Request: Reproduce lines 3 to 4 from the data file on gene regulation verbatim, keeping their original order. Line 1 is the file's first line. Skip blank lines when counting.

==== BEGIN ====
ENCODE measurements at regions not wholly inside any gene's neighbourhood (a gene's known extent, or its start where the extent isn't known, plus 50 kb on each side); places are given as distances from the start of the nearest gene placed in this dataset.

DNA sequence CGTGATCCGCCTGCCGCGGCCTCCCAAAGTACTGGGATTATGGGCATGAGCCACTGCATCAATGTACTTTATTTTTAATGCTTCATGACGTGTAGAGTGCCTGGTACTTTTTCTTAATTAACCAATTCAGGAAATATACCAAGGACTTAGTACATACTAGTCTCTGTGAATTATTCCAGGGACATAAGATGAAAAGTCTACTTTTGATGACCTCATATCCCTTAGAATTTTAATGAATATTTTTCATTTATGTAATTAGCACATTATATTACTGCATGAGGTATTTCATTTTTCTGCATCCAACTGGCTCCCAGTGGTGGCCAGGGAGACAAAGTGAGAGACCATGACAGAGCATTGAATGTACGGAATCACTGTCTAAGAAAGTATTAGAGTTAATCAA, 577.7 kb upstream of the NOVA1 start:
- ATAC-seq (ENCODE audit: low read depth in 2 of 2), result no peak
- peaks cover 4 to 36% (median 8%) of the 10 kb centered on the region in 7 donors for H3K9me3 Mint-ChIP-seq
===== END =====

- ATAC-seq (ENCODE audit: low read depth in 2 of 2), result no peak
- peaks cover 4 to 36% (median 8%) of the 10 kb centered on the region in 7 donors for H3K9me3 Mint-ChIP-seq